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Forums Disputes and litigation APPLICABILITY OF ESTOPPEL IN STRATA

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    Hi Amanda

    Can the principle of estoppel be argued by a lot owner in a dispute with the owners corporation over getting reimbursed for capital expenditure incurred (importantly and urgently as promulgated by the owners corporation) by the lot owner on something that has ended up being the responsibility of the owners corporation when the owners corporation initially wrongly believed otherwise? In effect the owners corporation is now saying to the lot owner ‘prove that you needed to incur the expenditure’.

    Amanda Farmer

    Hi Thejoysofcommunityliving,

    Which state are you in?

    I am not sure what you mean by “capital expenditure incurred” by the lot owner. Are you saying the lot owner did repair and maintenance work on the common property, which the Owners Corporation should have done, and the lot owner now wants to be reimbursed its expenditure?

    In NSW, it is well established that a lot owner who does work on the common property without the consent of the Owners Corporation – even if it turns out to be work the OC should have done – is not entitled to claim reimbursement later.

    I am simplifying a little and the circumstances of the specific situation will be relevant, but that is the starting point.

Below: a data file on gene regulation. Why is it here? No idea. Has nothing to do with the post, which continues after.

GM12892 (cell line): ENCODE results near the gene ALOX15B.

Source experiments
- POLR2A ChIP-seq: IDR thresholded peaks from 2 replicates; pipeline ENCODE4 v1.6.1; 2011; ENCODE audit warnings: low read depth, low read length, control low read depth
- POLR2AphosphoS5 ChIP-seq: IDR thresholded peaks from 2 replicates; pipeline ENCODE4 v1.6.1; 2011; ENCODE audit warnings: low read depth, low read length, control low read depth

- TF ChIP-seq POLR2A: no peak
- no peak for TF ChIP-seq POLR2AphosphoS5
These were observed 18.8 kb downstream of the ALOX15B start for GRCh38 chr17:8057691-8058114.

Also check out section 126 in the SSMA (NSW):

    The limitation there is that, even though the Tribunal can ‘approve’ the work done by the lot owner, it cannot order reimbursement of the amount expended by the owner in carrying out the work. Sounds like that is what the lot owner in your situation is after.

    I understand from your post that the Owners Corporation may have originally said this issue was lot owner responsibility and it turned out to be OC responsibility. That is relevant. However, ‘estoppel’ is not the applicable principle here. Rather, it sounds more like misrepresentation: the OC misrepresented that the property was lot property; the lot owner relied on that and did the work; the lot owner has suffered a loss. There may be an action there that could be pursued outside the confines of the Tribunal.

    Much turns on the facts of this situation and a lot will depend on what is recorded if anything) in communications passing between the OC and the owner. It’s hard to provide general guidance on his one.


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